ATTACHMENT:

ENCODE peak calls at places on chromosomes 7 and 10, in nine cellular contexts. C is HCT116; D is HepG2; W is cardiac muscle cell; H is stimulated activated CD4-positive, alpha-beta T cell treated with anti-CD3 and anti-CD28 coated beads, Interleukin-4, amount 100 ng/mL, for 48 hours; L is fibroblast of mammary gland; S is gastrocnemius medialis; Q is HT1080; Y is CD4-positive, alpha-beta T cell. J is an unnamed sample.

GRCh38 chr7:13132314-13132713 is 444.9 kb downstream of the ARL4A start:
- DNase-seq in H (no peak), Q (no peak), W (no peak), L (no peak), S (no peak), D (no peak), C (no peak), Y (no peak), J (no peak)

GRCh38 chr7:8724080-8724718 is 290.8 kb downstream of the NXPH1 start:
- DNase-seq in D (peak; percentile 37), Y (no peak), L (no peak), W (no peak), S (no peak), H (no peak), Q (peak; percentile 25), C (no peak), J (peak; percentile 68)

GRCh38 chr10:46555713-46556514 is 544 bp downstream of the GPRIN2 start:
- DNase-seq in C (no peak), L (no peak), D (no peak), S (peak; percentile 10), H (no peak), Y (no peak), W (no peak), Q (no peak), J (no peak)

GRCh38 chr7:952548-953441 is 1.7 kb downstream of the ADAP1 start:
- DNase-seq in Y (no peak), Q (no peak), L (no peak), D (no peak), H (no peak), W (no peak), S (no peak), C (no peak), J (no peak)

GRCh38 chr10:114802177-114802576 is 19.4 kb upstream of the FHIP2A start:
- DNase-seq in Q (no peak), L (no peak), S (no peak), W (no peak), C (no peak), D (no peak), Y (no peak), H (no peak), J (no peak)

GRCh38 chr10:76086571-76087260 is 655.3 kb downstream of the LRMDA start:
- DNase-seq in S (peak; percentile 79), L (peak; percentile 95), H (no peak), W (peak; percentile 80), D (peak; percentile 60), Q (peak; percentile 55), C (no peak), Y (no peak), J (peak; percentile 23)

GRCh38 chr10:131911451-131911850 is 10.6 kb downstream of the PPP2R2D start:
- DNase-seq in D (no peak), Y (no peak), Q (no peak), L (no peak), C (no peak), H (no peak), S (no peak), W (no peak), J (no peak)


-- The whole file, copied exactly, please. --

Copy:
ENCODE peak calls at places on chromosomes 7 and 10, in nine cellular contexts. C is HCT116; D is HepG2; W is cardiac muscle cell; H is stimulated activated CD4-positive, alpha-beta T cell treated with anti-CD3 and anti-CD28 coated beads, Interleukin-4, amount 100 ng/mL, for 48 hours; L is fibroblast of mammary gland; S is gastrocnemius medialis; Q is HT1080; Y is CD4-positive, alpha-beta T cell. J is an unnamed sample.

GRCh38 chr7:13132314-13132713 is 444.9 kb downstream of the ARL4A start:
- DNase-seq in H (no peak), Q (no peak), W (no peak), L (no peak), S (no peak), D (no peak), C (no peak), Y (no peak), J (no peak)

GRCh38 chr7:8724080-8724718 is 290.8 kb downstream of the NXPH1 start:
- DNase-seq in D (peak; percentile 37), Y (no peak), L (no peak), W (no peak), S (no peak), H (no peak), Q (peak; percentile 25), C (no peak), J (peak; percentile 68)

GRCh38 chr10:46555713-46556514 is 544 bp downstream of the GPRIN2 start:
- DNase-seq in C (no peak), L (no peak), D (no peak), S (peak; percentile 10), H (no peak), Y (no peak), W (no peak), Q (no peak), J (no peak)

GRCh38 chr7:952548-953441 is 1.7 kb downstream of the ADAP1 start:
- DNase-seq in Y (no peak), Q (no peak), L (no peak), D (no peak), H (no peak), W (no peak), S (no peak), C (no peak), J (no peak)

GRCh38 chr10:114802177-114802576 is 19.4 kb upstream of the FHIP2A start:
- DNase-seq in Q (no peak), L (no peak), S (no peak), W (no peak), C (no peak), D (no peak), Y (no peak), H (no peak), J (no peak)

GRCh38 chr10:76086571-76087260 is 655.3 kb downstream of the LRMDA start:
- DNase-seq in S (peak; percentile 79), L (peak; percentile 95), H (no peak), W (peak; percentile 80), D (peak; percentile 60), Q (peak; percentile 55), C (no peak), Y (no peak), J (peak; percentile 23)

GRCh38 chr10:131911451-131911850 is 10.6 kb downstream of the PPP2R2D start:
- DNase-seq in D (no peak), Y (no peak), Q (no peak), L (no peak), C (no peak), H (no peak), S (no peak), W (no peak), J (no peak)